Just as we learned that each year thousands of men die from stubbornness, there’s another potential killer that might sound unusual to say. But most of us know it well. You may likely recognize it.
com·pla·cen·cy | [kuhm-pley-suhn-see] –noun, plural -cies.
A feeling of quiet pleasure or security, often while unaware of some potential danger, defect, or the like; self-satisfaction or smug satisfaction with an existing situation, condition, etc.
An article in a recent Occupational Health & Safety discusses how complacency can lead to injury and fatalities. It shows how our minds can be excellent safety devices, but what can happen when we “check out” or we’re “just not all there”?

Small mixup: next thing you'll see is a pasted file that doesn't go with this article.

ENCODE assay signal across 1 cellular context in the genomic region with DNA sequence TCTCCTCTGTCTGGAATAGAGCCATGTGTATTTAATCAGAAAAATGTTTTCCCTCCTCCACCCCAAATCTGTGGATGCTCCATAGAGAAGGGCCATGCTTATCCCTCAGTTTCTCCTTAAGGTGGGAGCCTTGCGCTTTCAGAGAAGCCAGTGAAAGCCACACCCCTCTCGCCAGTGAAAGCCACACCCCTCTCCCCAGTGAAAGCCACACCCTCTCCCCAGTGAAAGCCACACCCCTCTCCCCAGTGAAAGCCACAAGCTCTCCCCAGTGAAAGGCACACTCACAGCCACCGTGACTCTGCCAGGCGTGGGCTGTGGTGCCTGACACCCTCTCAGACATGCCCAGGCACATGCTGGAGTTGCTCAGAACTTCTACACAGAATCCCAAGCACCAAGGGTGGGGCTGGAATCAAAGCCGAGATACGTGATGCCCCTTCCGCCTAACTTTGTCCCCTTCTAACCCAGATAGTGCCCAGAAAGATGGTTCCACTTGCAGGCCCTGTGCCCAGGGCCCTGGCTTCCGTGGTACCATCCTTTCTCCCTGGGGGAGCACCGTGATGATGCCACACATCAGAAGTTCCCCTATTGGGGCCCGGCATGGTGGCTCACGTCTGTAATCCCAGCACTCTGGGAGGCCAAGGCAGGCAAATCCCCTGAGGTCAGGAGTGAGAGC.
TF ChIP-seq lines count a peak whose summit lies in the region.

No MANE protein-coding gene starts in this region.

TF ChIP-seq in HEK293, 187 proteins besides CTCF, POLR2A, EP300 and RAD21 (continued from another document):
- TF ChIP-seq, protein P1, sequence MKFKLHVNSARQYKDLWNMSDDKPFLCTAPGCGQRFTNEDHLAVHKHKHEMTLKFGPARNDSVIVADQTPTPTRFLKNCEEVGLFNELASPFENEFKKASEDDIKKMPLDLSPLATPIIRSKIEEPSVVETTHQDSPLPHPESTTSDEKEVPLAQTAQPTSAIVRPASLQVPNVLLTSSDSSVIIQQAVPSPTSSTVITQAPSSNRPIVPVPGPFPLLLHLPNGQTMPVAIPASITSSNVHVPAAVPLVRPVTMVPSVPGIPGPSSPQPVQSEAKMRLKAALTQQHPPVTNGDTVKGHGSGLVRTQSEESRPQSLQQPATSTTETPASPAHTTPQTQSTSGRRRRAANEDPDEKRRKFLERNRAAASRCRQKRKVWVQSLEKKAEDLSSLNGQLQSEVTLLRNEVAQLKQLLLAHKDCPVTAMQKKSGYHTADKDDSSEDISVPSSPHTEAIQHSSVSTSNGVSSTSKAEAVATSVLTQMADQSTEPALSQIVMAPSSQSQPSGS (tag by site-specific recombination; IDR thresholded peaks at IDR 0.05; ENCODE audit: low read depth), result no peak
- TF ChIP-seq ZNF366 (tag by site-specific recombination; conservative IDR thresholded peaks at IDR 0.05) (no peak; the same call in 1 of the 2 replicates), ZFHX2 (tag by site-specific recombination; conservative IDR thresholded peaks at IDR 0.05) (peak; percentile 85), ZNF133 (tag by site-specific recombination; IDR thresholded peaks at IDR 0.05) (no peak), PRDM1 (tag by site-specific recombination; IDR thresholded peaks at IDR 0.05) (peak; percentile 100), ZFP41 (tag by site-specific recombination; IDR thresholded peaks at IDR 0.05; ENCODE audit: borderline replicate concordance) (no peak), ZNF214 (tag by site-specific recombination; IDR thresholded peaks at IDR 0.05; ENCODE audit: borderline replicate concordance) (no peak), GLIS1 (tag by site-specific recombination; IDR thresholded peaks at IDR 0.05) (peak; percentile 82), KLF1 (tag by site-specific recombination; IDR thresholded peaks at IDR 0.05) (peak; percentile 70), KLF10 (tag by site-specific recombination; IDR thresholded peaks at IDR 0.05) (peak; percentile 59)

I’d also argue that in order to not get struck down by this potentially deadly thing, combatting complacency doesn’t just apply to our individual situations. It applies to what we’re going to do about environments, systems and policies too.